Turkish agriculture is full of contrasts. The recent Farmers Weekly study tour visited one herd of 3,000 dairy cows and another of 1,500 where milk yields, breeding and the condition of the stock matched – and possibly exceeded – some UK standards. But on the way to those units we passed small groups of cows grazing roadside verges that would not have looked out of place in a developing country.

There are about 20 such large, well-managed herds, often corporately owned, across the country, we were told. And they have contributed to an increase in national milk production that has doubled since 2002. Their construction and development has been encouraged by generous subsidies from the Turkish government and, surprisingly, by additional financial support from the EU.

The justification for EU aid is that Turkey is an “applicant nation”. Indeed, it’s been trying to join Europe for 30 or more years and the cash is to help the country comply with the regulations and standards the EU requires. We came across this phenomenon most days as we travelled through Turkey, with evidence of EU funds allocated to a variety of enterprises, from large goat milking herds through cheese dairies and cherry orchards to tiny restaurants providing employment for village women.

Indeed, a wide range of subsidies from a variety of sources has contributed to significant increases in production of most farm commodities. There are headage payments for sheep and goats, cattle insemination grants of between £25 and £50 depending on the rating of the bull used, grants for buildings, tree planting, fuel purchase, feeding stuffs, organic conversion and so on.

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In addition, the government funds 58 agricultural research institutions covering the complete range of livestock and crops produced in the country. These work closely with advisers whose services are provided for a nominal sum to the country’s 2.5 million farmers. In other words, a system similar to that which we had in the UK before most experimental farms were closed and Adas as a free service was removed.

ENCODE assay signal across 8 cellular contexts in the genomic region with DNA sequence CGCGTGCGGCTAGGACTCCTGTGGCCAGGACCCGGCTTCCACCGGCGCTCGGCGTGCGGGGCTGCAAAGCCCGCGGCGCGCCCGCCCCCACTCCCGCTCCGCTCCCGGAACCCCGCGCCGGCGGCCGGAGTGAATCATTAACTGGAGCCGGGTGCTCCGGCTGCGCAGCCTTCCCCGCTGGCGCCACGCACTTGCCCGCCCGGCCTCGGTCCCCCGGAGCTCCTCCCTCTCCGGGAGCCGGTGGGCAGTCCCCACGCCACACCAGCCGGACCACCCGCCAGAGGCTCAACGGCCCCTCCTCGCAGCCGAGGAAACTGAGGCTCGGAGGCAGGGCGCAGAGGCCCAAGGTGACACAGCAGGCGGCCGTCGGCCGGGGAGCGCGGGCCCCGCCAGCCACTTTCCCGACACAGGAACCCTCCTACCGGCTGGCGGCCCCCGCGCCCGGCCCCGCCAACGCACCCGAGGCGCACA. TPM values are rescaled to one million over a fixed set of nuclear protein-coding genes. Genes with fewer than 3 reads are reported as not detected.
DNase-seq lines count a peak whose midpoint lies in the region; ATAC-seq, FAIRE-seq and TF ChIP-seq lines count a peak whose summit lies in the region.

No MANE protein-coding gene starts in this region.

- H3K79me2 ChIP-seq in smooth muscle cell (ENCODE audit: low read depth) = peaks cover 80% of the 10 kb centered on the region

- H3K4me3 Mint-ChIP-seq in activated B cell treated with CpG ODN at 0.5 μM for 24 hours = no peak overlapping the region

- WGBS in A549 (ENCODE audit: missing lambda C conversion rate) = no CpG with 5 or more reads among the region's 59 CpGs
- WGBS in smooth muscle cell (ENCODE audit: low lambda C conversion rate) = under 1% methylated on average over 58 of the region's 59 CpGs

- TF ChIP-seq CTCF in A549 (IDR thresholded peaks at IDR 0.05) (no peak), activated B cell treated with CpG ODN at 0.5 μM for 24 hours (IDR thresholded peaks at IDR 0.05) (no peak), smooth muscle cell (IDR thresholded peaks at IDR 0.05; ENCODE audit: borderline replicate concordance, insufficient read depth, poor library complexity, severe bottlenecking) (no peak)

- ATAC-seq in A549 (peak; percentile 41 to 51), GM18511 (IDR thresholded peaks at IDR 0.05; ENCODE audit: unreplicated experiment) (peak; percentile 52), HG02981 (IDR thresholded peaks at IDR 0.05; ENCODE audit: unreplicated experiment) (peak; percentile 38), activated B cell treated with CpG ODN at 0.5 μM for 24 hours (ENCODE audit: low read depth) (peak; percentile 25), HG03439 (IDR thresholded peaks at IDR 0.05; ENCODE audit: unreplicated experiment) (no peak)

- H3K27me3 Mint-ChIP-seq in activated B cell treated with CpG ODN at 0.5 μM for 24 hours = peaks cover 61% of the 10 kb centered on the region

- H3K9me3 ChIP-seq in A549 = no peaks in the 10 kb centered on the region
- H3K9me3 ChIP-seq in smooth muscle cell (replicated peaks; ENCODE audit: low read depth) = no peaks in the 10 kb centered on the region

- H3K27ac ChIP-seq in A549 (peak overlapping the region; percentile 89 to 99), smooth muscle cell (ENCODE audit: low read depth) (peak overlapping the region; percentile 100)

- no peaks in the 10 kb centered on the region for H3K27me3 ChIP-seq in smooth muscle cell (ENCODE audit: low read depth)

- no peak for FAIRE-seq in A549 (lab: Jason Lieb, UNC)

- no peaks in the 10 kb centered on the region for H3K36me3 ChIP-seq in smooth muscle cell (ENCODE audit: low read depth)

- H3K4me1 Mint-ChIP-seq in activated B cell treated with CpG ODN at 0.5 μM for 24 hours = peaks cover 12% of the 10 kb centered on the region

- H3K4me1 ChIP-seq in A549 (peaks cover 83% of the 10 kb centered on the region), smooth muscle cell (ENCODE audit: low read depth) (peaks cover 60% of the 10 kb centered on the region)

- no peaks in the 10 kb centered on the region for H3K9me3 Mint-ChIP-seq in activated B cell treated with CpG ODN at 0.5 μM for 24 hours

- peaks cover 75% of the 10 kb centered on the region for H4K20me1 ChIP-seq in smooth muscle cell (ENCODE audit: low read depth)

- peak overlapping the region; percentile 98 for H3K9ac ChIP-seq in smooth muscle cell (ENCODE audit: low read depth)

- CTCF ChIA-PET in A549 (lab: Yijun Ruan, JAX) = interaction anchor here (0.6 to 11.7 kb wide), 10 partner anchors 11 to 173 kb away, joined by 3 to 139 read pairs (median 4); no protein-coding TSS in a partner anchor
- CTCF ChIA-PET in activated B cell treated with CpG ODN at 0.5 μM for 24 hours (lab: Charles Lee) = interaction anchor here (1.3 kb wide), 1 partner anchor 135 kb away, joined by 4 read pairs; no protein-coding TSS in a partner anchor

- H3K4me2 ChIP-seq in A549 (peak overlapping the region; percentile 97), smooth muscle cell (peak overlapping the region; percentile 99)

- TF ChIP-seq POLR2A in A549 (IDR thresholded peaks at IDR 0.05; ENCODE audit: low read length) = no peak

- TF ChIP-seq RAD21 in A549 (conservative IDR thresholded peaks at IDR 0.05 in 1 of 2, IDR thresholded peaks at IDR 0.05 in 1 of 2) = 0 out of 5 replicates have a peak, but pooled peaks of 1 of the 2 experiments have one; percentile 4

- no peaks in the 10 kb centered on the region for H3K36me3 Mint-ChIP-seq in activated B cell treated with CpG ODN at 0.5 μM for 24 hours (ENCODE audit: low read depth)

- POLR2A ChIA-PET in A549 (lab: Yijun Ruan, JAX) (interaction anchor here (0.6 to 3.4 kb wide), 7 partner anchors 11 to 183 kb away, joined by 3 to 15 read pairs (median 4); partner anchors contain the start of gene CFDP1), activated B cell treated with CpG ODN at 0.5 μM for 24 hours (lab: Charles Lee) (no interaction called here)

All this has resulted in improvements in self-sufficiency for food for Turkey’s population of 80 million and enabled exports of some commodities. The country is now 100% self-sufficient for fruit and vegetables, 90% for grain and 70% for meat. For example, one corporately-owned chicken meat company we visited is now exporting 40,000t of meat a year after a standing start only 10 years ago.

But one of Turkey’s problems is that between 25% and 30% of the population work on farms. Attempts are being made to reduce that number, but it takes time and some of the main commodities produced are labour-intensive – such as hazelnuts, cherries, figs and apricots – of which Turkey is the leading producer in the world. Another is that the government is encouraging organic farming which, as we know in this country, uses a lot of labour.

But perhaps the biggest long-term problem Turkish farmers face is lack of water.

Across the huge central plateau, where most cereals are grown at altitudes above 900m, the only way to grow decent cereals and other crops is with irrigation. On the better land, where that is possible, farmers can grow 10t/ha of wheat and good crops of potatoes and sugar beet. But where there is no water and drought conditions rule – as this year, when in some areas there has been only 100mm rain through the winter and virtually none since – cereal crops are a potential disaster. And in 20 years, or less, it is predicted the aquifers will run dry.

It looks as if Turkish farming will become even more full of contrasts.

David Richardson farms about 400ha of arable land near Norwich in Norfolk in partnership with his wife Lorna and his son Rob.